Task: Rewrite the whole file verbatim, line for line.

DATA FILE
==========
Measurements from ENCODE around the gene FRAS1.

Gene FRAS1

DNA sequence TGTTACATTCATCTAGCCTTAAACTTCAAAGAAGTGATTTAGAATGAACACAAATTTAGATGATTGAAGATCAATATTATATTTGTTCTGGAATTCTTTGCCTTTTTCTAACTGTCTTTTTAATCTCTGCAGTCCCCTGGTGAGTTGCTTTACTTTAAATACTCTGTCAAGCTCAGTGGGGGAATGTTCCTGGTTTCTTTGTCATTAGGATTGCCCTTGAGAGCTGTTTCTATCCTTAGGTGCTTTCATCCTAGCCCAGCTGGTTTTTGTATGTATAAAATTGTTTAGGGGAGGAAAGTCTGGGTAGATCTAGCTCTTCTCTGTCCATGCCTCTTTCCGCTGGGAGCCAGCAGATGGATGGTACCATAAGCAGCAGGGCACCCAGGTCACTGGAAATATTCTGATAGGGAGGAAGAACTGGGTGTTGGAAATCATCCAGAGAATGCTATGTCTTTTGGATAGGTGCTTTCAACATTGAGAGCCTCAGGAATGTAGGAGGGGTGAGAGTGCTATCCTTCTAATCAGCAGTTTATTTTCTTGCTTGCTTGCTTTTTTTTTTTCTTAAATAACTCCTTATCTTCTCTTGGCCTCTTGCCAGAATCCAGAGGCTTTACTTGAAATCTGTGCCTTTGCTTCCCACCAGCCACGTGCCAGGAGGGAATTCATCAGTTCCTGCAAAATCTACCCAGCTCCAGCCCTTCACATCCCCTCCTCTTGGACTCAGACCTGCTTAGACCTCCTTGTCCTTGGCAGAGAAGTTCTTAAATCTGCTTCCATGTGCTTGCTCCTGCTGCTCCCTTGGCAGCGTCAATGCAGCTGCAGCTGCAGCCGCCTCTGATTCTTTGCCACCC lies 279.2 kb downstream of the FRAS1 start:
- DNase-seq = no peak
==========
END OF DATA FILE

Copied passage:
Measurements from ENCODE around the gene FRAS1.

Gene FRAS1

DNA sequence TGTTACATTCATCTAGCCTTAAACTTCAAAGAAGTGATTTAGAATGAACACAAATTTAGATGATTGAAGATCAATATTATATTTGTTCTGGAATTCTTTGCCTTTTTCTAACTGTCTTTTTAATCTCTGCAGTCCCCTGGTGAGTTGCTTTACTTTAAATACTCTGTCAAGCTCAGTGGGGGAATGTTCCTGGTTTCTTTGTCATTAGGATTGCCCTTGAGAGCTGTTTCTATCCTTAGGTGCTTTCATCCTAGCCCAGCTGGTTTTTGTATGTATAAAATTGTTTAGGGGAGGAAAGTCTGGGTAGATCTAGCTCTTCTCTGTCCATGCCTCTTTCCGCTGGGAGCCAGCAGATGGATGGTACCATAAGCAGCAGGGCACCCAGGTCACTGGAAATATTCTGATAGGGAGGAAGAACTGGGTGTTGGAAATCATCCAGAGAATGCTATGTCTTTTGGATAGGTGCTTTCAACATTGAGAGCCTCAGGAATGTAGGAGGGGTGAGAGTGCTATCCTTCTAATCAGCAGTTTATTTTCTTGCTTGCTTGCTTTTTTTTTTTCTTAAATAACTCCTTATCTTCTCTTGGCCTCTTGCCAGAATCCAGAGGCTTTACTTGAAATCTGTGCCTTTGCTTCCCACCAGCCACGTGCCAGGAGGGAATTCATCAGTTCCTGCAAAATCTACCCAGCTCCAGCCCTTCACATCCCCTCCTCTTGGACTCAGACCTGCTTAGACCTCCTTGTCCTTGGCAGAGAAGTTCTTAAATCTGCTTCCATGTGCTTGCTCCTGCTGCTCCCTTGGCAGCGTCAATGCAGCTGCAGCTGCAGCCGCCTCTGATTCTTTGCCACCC lies 279.2 kb downstream of the FRAS1 start:
- DNase-seq = no peak